– ADEL MOHAMMAD ABDEL MAGID BARY
* Adel Mohammed Abdel Magid Bary was born in 1960 in Egypt. He married in Cairo in 1981 after returning from a year’s study in Yemen. In Egypt Adel Magid Bary was soon arrested, like so many other Islamic activists, following Anwar Sadat’s assassination.
Under his son’s influence – Adel Magid Bary’s father had also grown a beard and got closer to Islam while his sister wore a face veil. Adel Magid Bary himself had taken all the family photographs and burned them.
Eventually Adel Magid Bary left for the USA, probably in 1984. In US he had finished his degree and was soon a well-known human-rights lawyer. Adel Magid Bary had strong contacts with Amnesty International in those years when arrests in Egypt of suspected opposition figures were in the thousands. On a return trip from the USA to Egypt via the UK in 1991, Adel Magid Bary applied for political asylum in Great Britain. It was granted in 1993.
While at large in London he worked for Al Qaeda ‘s Advice and Reform Committee under Khaled al-Fawaz and alongside another Egyptian militant living in UK – Ibrahim Hussein Abdel Hadi Eidarous .
In 10/1993, Adel Magid Bary contacted Mahmoud Jaballah to mention he was shipping him several books and periodicals, including al-Mujahideen and al-Faqr magazines for distribution in Canada and some audiocassettes he asked him to forward on to Thirwat Shehata, a core member of the EGYPTIAN Islamic Jihad – EIJ.
Adel Magid Bary was sentenced to death in absentia in Egypt in 1995 for his part in the 1995 plot to blow up the Khan el-Khalili market in Cairo, along with Ahmad al-Naggar and Ahmad Salamah Mabruk.
In 1998 Adel Magid Bary asked al-Naggar to claim asylum in the UK, so he could help convince Hani Sibai to support the Algerian GIA in media communiques.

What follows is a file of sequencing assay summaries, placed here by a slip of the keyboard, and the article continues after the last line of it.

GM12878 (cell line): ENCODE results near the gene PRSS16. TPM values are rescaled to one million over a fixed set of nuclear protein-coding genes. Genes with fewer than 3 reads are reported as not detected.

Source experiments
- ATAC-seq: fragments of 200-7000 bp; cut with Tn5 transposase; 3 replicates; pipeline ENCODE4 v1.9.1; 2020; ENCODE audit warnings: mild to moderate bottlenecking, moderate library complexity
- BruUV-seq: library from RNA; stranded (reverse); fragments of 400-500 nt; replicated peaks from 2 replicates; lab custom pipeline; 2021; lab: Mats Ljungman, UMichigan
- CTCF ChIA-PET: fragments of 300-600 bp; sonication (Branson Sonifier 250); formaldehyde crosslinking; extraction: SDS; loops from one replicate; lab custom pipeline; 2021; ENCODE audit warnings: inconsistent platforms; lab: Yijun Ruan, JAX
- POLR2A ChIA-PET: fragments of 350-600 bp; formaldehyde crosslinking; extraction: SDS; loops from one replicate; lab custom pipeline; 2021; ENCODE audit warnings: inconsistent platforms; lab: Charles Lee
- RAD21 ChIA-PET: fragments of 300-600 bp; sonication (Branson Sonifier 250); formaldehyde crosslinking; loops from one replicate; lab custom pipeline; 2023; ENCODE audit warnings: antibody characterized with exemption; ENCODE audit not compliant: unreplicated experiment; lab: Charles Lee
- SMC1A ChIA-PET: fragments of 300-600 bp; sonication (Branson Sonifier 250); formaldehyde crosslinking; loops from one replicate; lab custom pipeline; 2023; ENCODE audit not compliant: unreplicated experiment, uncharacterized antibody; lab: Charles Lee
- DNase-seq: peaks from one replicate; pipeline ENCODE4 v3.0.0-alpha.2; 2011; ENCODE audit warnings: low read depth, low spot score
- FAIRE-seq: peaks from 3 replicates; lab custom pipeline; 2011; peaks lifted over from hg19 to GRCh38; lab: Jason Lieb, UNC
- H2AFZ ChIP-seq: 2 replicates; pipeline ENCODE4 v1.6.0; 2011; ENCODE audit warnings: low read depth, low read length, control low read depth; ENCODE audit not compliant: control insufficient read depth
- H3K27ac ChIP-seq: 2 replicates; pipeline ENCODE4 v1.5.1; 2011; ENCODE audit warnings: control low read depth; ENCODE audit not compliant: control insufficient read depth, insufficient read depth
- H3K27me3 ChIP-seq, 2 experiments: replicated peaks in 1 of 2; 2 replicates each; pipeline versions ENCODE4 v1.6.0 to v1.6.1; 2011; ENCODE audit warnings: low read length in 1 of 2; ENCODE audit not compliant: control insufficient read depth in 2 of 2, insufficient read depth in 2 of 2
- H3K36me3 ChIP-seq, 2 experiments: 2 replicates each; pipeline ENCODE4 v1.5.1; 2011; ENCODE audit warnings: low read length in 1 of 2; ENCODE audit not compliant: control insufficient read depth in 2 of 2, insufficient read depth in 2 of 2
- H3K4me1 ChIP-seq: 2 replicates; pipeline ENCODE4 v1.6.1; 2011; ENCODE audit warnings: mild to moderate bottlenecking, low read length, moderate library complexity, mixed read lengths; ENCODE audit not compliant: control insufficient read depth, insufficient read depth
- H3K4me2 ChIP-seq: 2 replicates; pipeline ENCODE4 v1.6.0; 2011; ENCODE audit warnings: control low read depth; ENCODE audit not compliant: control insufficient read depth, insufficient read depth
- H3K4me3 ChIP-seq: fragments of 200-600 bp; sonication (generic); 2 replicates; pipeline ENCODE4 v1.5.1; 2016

Adel Magid Bary was arrested, in 09/1998, at his home in London after a dawn raid by British police which detained seven men living in Britain through use of the Prevention of Terrorism Act 1989, accusing them of links to al-Jihad in connection with the 1998 United States embassy bombings in East Africa on 08/07/1998.
The British police found there was no terrorism case to charge Adel Magid Bary with. He was charged with possession of gas canisters, bailed, and then acquitted in a jury trial.
Adel Magid Bary received an additional life sentence in absentia in Egypt in the 1999 case of the Returnees from Albania, in which he was convicted of being a media agent of EIJ and the head of EIJ’s London component (see – ALBANIAN-TRIAL ).
Six months later , in 1999, Adel Magid Bary’s extradition was requested by the USA on exactly the same evidence dismissed in Britain the previous year.
Adel Magid Bary, together with fellow Egyptian Ibrahim Hussein Abdel Hadi Eidarous until the latter’s death, were in the custody of the UK since 1999, fighting extradition to the USA, where they are wanted in connection with the 1998 United States embassy bombings in East Africa on 08/07/1998.
According to the American indictment, Adel Magid Bary communicated by satellite phone with Ayman Al Zawahiri. Zawahiri invited Adel Magid Bary into the British component of Egyptian Islamic Jihad (EIJ), and Adel Magid Bary accepted, promising to obey the EIJ leadership. Adel Magid Bary and Eidarous were also accused of issuing statements to several press organs shortly after the embassy bombings, in which they claim to represent the perpetrators.
On 08/19/2014, a gruesome video of James Foley beheading surfaced in the web. The video, apparently produced by I.S as a warning to the US to stop air strikes against the group in Iraq, ended with Foley’s death (see – SYRIAN DILEMA ).
According to Arab sources, on 07/13/2015 Abdel-Magid Bary appears to have fallen out with Islamic State and confirmed publicly last week that he was no longer committed to its cause.He is believed to be hiding among thousands of refugees in the chaotic border zone with Turkey.
It is not known why Abdel-Magid Bary fell out with Islamic State but believed to be among up to 50 British fighters trapped in limbo in Turkey. Many Western Jihadists have grown increasingly disillusioned amid sustained coalition bombing and military losses as well as tough living conditions.